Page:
Again I’m confused by the fluctuating continuity of the Antichrist’s OWG. Everybody is using dollars because the Antichrist has declared dollars to be the Global Community’s one-world currency. And everybody (outside of Israel) is speaking English because the Antichrist has conveniently declared English to be the Global Community’s one-world language. (“Ladies and Gentlemen: In the interest of clarity and sanity, the rest of this movie will not be in Polish.”) But Buck and Michael are still talking about “the Egyptians” and the border with “Egypt” — as though that nation still existed as an independent state and hadn’t been swallowed up into the Global Community.
Probably best not to think about that too much, because that would just lead to remembering that this whole escape-to-Egypt subplot is occurring while the Antichrist is also gleefully nuking Cairo.
So Buck walks away, despondent, because he still doesn’t have any plan for getting Tsion safely across the border into the smoking post-nuclear wasteland of what used to be Egypt. On the plus side, though, he’s apparently the proud new owner of an ancient school bus that smells of fish and paint, so he’s got that going for him.
He slipped down into the hideout. Tsion followed. “What’s troubling you, my friend?” the rabbi said.
“I need to get you out of here,” Buck said. “And I have no idea how.”
“Have you prayed?”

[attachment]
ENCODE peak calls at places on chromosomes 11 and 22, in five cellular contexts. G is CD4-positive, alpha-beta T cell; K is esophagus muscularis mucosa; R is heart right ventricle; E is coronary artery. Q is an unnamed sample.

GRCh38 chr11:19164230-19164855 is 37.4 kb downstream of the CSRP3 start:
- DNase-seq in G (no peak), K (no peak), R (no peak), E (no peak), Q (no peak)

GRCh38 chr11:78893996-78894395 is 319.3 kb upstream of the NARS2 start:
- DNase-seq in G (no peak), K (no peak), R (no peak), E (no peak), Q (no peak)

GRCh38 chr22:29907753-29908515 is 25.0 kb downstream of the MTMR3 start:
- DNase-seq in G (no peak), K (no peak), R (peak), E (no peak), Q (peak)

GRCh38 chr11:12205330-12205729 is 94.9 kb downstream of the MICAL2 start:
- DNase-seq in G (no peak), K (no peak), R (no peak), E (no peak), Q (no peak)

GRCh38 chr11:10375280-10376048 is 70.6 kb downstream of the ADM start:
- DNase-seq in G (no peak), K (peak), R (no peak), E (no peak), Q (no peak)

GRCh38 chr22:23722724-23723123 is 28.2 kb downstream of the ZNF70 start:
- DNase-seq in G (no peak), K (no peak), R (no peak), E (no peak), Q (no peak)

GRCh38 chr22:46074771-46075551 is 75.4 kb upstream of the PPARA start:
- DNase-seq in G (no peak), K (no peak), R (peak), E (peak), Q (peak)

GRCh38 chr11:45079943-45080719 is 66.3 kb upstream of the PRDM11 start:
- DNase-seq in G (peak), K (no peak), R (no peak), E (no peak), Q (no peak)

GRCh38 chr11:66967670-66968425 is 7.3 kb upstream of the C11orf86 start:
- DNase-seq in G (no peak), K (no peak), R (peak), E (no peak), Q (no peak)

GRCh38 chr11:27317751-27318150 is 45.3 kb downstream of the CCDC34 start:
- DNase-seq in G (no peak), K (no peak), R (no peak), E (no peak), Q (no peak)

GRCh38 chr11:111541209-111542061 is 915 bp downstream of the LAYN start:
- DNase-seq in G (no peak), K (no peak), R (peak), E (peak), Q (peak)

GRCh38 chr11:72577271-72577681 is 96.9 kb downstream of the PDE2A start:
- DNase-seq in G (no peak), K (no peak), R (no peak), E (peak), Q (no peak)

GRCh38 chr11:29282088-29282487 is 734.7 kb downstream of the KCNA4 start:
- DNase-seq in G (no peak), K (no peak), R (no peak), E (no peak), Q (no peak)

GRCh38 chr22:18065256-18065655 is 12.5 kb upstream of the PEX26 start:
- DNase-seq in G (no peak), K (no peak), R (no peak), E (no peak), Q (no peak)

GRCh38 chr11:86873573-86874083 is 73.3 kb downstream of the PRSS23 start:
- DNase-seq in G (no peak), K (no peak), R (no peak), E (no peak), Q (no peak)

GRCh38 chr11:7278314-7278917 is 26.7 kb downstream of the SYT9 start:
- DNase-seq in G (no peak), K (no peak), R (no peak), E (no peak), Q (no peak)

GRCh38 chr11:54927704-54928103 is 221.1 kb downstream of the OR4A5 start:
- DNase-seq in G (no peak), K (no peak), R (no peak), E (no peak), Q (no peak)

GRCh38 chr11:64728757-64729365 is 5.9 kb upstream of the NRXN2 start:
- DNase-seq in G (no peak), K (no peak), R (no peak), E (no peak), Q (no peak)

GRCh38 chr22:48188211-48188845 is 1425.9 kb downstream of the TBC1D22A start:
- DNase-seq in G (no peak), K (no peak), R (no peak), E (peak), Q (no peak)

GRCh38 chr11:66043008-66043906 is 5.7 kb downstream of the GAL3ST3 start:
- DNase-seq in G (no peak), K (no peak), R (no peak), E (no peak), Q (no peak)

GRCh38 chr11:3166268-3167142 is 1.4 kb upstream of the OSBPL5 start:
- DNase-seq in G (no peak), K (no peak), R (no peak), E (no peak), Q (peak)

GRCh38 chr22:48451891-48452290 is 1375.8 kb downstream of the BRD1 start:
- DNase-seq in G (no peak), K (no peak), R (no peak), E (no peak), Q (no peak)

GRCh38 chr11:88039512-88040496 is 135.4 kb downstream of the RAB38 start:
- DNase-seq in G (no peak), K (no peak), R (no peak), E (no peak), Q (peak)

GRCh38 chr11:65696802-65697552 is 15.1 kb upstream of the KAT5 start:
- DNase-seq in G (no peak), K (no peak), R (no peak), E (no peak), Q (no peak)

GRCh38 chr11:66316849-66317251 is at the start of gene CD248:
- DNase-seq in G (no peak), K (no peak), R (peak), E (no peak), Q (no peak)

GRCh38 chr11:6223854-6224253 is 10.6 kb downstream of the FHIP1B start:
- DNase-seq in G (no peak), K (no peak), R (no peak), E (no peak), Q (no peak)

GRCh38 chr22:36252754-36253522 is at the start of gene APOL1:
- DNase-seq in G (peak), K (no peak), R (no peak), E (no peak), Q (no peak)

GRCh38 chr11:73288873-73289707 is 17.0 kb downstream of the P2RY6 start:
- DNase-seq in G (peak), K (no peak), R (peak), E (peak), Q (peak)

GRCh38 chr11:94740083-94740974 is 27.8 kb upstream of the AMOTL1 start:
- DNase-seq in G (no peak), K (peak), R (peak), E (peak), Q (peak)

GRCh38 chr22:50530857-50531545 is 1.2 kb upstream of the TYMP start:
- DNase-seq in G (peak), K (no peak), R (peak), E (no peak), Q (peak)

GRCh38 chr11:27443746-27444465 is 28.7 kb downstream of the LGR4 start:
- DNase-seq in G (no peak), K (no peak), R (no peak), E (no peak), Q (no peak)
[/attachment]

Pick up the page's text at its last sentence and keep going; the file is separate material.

“The Lord will make a way somehow.”
“It seems impossible right now, sir.”
“Yahweh is the God of the impossible,” Tsion said.
And thus we have —
Tsion’s Plan D: God will provide a miracle.
In practice, that amounts to — Oh well, let’s just head for the border and hope for the best.
Buck is understandably worried that this plan still sounds an awful lot like not having a plan. And so, a bit later, he proposes —
Buck’s Plan E: Pretend Ben-Judah is actually Buck Williams.
“You know,” he said, thinking. “I have two sets of identification. I’m in the country under the name of Herb Katz, an American businessman. But I have my real ID as well.”
“So, how ’bout we get me across the border as Herb Katz and the rabbi as Cameron Williams?”
“You forget, Mr. Williams, that even we ancient, dusty countries are now computerized. If you came into Israel as Herb Katz, there is no record that Cameron Williams is here. If he’s not here, how can he leave?”
Good point. OK, then —
Buck’s Plan F: Pretend Ben-Judah is actually Herb Katz and pretend Buck Williams is actually Buck Williams.
“All right then, let’s say I leave as Cameron Williams and the rabbi leaves as Herb Katz. Though there is no record of my being here under my own name, I can show them my clearance level and my proximity to Carpathia and tell them not to ask any questions. That often works.”
“There’s an outside chance, but Tsion Ben-Judah does not speak like an American Jew, does he?”
“No, but –”
“And he does not look in the least like you or your picture.”
Buck was frustrated. “We are agreed that we have to get him out of here, aren’t we?”
“No question,” Michael said.
“Then what do you propose? I am at an end.”
But everybody else — the authors included — is at an end as well. They have no Plan G, so they’re stuck with Plan D: “The Lord will make a way somehow.” Head for the border and pray.
That seems unlikely to work, but it has to work, because Buck has to get Tsion across that border.
And it has to work because it turns out that “The Lord will make a way somehow” is also Jerry Jenkins’ plot outline.